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By Brandon Knapp, Atterbury-Muscatatuck Public Affairs

The digital display of the Aviation Combined Arms Tactical Trainer replicates the flight instruments of a real helicopter in the Aviation Combined Arms Tactical Trainer at Atterbury-Muscatatuck, near Edinburgh, Ind., May 3. (photo by Brandon knapp,Atterbury-Muscatatuck Public Affairs)A Soldier’s face is lit by the glow of an instrument panel as the whir of the engines above his head drowns out any noise. He lands in a field, dust flying as the rotor blades spin. Taking off his helmet, he steps outside. It’s not a helicopter; it’s the Aviation Combined Arms Tactical Trainer.

The Aviation Combined Arms Tactical Trainer is a virtual flight simulator that gives aviators the ability to train without real aircraft. The AVCATT is a suite of six simulators which can be configured to emulate any of four Army aircraft; the AH-64D Apache, the UH-60L Black hawk, the CH-47 Chinook and the OH-58D Kiowa Warrior.

The simulator allows pilots to train in various flight scenarios, from destroying enemy vehicles to evacuating wounded soldiers. Because the AVCATT is a mobile system, it allows Soldiers to train anytime, anywhere. Housed and transported in two 18-wheeler trailers, the AVCATT can be driven to just about any location where there are Soldiers. The trailers can be fully operational in eight hours, once the trailers are in place and secured. If the AVCATT operators know ahead of time what maps and aircraft type will be needed, they can be preloaded into the simulator before the AVCATT is transported, according to Howard Plants, senior trainer and battle master controller for the AVCATT.

The detailed replication of the actual flight controls has a significant impact on the realism of the training as well. “The controls in the modules are virtually the same as they are in a real helicopter. Anytime you continue to use your hand eye coordination it can’t do anything but make you better whether you are in an actual helicopter or in the manned module,” said Plants.

Chief Warrant Officer 2 Mark Shimnoski, Newaygo, Mich., C Company, 2nd Battalion, 238th Aviation Regiment (Medevac), Indiana National Guard, is a former flight instructor with over 6,000 flight hours and most recently flew combat missions in Operation Enduring Freedom. He was impressed by the abilities of the AVCATT. “The simulator flight controls move properly and you can see the dust of the other aircraft.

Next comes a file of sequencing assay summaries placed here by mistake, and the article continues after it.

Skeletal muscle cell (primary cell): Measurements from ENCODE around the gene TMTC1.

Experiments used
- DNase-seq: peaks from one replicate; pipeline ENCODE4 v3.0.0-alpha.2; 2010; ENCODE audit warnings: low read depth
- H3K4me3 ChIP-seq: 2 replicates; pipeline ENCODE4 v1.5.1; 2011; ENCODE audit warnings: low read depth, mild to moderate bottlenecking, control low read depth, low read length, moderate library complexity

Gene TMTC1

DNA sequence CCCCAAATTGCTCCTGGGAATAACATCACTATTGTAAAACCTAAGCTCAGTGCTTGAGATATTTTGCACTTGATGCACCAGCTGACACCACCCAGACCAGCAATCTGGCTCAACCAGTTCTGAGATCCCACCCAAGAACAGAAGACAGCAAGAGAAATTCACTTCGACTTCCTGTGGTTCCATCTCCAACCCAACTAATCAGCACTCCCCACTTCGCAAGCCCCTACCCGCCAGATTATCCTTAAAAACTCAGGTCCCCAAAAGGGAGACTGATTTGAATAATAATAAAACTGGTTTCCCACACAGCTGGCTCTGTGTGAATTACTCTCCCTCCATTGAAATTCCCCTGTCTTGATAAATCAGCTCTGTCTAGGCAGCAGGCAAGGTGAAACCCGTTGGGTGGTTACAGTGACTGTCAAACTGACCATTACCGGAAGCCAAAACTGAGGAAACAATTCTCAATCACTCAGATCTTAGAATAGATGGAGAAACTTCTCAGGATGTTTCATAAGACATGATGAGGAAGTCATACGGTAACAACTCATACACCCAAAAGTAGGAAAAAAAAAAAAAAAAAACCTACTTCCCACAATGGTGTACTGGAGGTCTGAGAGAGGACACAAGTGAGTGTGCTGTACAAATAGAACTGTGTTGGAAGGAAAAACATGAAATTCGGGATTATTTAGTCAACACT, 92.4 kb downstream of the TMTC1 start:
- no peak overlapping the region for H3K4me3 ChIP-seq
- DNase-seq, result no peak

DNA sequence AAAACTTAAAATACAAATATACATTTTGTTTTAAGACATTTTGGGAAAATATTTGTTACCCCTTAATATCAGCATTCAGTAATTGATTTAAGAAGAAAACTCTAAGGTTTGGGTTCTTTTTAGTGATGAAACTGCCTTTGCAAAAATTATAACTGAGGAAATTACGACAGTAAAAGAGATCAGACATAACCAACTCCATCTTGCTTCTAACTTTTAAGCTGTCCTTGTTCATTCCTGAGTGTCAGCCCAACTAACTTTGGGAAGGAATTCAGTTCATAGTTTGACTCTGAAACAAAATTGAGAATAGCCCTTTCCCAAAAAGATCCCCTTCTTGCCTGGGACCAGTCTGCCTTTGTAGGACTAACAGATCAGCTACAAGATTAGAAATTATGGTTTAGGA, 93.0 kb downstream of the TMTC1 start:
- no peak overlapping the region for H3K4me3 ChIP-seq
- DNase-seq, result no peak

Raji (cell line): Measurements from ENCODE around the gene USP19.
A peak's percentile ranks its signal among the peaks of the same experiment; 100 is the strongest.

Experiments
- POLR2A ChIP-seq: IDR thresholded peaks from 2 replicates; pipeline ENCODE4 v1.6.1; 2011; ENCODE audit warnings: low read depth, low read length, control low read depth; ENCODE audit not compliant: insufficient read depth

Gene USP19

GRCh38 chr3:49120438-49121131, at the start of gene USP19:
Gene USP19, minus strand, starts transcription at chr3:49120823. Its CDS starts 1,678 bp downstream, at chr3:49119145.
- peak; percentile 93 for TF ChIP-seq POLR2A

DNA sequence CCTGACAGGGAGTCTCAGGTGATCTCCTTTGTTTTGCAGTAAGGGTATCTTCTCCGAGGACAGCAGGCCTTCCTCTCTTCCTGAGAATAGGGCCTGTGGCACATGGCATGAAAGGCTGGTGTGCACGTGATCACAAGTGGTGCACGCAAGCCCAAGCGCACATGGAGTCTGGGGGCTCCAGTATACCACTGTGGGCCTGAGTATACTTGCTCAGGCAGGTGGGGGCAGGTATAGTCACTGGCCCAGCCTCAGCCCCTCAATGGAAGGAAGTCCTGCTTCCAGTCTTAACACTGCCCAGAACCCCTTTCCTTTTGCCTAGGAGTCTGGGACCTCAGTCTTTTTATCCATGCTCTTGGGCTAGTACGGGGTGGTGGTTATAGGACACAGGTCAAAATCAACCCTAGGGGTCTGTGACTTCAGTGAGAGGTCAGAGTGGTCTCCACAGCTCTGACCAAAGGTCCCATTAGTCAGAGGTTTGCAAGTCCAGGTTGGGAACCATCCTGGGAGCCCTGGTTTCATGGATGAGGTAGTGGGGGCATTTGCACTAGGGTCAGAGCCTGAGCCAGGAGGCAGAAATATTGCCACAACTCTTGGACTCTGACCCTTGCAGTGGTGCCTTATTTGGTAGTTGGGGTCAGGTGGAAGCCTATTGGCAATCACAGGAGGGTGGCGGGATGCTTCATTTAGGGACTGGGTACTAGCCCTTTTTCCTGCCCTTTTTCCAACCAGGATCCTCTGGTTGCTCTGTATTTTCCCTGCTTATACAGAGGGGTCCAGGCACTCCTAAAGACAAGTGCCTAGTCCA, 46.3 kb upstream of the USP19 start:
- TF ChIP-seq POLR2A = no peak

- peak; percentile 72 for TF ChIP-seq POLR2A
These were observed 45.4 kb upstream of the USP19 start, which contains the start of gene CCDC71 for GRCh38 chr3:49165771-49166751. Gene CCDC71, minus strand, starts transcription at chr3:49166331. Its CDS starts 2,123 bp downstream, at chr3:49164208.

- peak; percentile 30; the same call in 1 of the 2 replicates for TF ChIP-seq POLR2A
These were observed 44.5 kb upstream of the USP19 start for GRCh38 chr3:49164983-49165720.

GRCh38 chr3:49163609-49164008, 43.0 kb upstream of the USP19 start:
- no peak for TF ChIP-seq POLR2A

We can fly in the day, at night or with night vision goggles. The terrain in the simulator looks exactly like the terrain I experienced in Afghanistan. It’s about as close as you can get to flying a real helicopter.”

The AVCATT can support six aircraft at one time using multiple simulators, allowing them to fly in unison in the same mission, just as they would in combat. “I think the biggest benefit to having the AVCATT is the multi-ship training. This lets pilots get experience. It requires situational awareness, and the AVCATT will enhance that,” said Shimnoski.

 The AVCATT is also capable of simulating different types of weather conditions and the effect they would have on an actual aircraft in flight. This means that the pilots have to plan and compensate for weather, and react to changing weather conditions, just as they would in a real mission. From high wind to falling snow, the AVCATT can make it happen.

With missions happening around the world, being able to train for different areas is crucial. This is another area where the flexibility of the AVCATT plays a critical role. “We currently have maps of Afghanistan, Iraq, Korea, and several areas of the United States. Maps can also be made on an as needed basis per customer requirements. Once the maps are loaded it is just like being there. They can practice an Afghanistan mission right here at Camp Atterbury” said Plants.Chief Warrant Officer 2 Mark Shimnoski, Newaygo, Michigan, C Company, 2nd Battalion, 238th General Support Aviation Regiment (Medevac), Indiana National Guard, navigates through Afghanistan during a simulated mission in the Aviation Combined Arms Tactical Trainer at Atterbuty-Muscatatuck, near Edinburgh, Ind., May 3.  (photo by Brandon Knapp, Atterbury-Muscatatuck Public Affairs)

A unique aspect of the AVCATT is its ability to be integrated into other training simulators. The AVCATT can be connected to the Virtual Battlefield Simulation System and the Close Combat Tactical Trainer here at Atterbury-Muscatatuck. This allows the Soldiers in the different simulators to work together in a simulated combat mission, and support one another just as they would in actual combat. “The AVCATT can be integrated with the Virtual Battlefield Simulation System and the Close Combat Tactical Trainer, to create a simulated battlefield experience. If you have wounded personnel in one simulation our helicopters can come in and pick up those wounded personnel and take them to a location where they can get treatment. It is as real as it gets without actually being there,” said Plants.

The AVCATT at Atterbury-Muscatatuck will bring new training capabilities and help the installation in supporting its ongoing mission to train and prepare Soldiers from across the country.

To view more photos from the AVCATT, click here to visit the photo gallery.

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